"Sorry, I was asking about the job? You want someone to work for you?"
(long pause) "Uh... you need to order something like that in advance"
(defeated) "OK, thank you very much."
(hangs up and crosses that possibility off the list)

I've also had to practice emphasising the r a bit more in Martha (Marrrr-tha instead of Mah-tha), otherwise no one gets my name, and of course White over here comes out something like Whaaate, but I can't quite make myself abuse the letter i that much yet. Still, two more years - I shall move back to the UK and be greeted by, "Hey, where are you from? Why do you talk with that awful drawl? Can you believe the idiot that those Americans elected for president?..."

On second thoughts, maybe I'll just stay here and learn to talk like a native. Howdy, y'all!

Monday, 13 October 2008

A Tale of Two Churches

Yesterday was my first Sunday off work for several weeks, and I was looking forward to going to a church service. We strolled over to a local Lutheran church for its 11am service only to find they were all out doing good works in the community - extremely admirable, but we rather wished they hadn't chosen that particular Sunday. So we settled for a megachurch we'd been to before, which has several "campuses" around the DFW metroplex.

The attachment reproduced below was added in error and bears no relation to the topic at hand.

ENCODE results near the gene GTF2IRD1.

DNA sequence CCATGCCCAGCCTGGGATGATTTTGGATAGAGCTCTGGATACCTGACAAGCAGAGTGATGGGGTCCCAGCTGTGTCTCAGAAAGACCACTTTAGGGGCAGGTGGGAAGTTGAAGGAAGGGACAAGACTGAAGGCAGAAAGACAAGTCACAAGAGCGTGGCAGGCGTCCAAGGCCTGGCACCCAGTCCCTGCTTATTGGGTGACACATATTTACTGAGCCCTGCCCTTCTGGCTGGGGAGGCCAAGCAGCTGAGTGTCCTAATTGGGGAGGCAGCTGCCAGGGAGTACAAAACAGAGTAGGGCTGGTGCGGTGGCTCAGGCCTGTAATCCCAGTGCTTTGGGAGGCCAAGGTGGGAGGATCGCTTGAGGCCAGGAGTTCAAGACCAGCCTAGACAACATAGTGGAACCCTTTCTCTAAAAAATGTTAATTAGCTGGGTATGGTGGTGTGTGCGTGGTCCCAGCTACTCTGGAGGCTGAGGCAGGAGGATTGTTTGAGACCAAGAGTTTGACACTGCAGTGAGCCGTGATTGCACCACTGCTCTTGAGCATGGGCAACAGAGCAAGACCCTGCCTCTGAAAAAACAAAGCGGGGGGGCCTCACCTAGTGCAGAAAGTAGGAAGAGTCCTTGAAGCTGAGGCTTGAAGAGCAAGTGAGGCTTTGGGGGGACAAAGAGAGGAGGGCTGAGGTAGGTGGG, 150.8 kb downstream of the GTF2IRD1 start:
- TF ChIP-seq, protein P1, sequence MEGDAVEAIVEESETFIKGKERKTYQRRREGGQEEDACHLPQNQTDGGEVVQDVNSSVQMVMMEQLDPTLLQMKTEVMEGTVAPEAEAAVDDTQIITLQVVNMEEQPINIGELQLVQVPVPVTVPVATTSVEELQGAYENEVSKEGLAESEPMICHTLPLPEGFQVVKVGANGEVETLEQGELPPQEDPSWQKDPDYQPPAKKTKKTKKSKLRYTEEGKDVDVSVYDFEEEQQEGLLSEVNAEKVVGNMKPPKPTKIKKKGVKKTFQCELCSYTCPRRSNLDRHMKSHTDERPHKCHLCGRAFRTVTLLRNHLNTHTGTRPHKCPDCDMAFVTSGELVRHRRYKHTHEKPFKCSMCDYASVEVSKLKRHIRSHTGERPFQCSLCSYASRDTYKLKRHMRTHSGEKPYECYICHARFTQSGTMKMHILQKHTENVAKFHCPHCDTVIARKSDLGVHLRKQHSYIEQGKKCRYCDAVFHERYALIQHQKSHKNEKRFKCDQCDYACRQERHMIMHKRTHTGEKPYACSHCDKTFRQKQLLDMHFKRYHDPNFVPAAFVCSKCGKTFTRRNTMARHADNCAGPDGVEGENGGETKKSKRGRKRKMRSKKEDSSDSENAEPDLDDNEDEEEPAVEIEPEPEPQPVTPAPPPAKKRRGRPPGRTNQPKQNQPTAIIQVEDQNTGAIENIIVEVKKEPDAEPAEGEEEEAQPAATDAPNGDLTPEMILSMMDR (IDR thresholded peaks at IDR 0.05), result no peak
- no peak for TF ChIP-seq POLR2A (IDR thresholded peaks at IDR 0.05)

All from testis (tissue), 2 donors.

The trappings are certainly impressive: state-of-the-art sound system, huge screens, slick video sequences, funky banners reflecting the theme of the latest sermon series. Which on this particular Sunday turned out to be about politics. OK, not my number one topic for a sermon, but it's obviously topical right now, and the Bible certainly has plenty to say about kings and leaders. Could be an interesting talk on our responsibilities as Christians and how to interact with our government, and I know the preacher is a good communicator.

That was the worst sermon I've ever heard. And I don't say that lightly. He went for every crowd-raising button-pushing topic you could think of: homosexuality, abortion, benefit fraudsters, drunken louts, terrorist immigrants... and moved it all along with a few way-out caricatures of relativism as a test with no right answers or a hospital where you go in with an inflamed appendix and they decide to cut off your nose... and finished up by labelling socialism as unbiblical and the cause of half the country's problems (the other half being caused by relativism, of course). No, I'm not socialist, nor am I relativist, nor yet do I condone people committing benefit fraud or blowing people up. But the whole thing was designed to whip everyone onto their "the world's going to hell in a handbasket" hobbyhorses without taking any responsibility for the current state of the USA or giving any idea what we might do about it. With a couple of Bible verses and a little prayer at the end to give it a Christian veneer.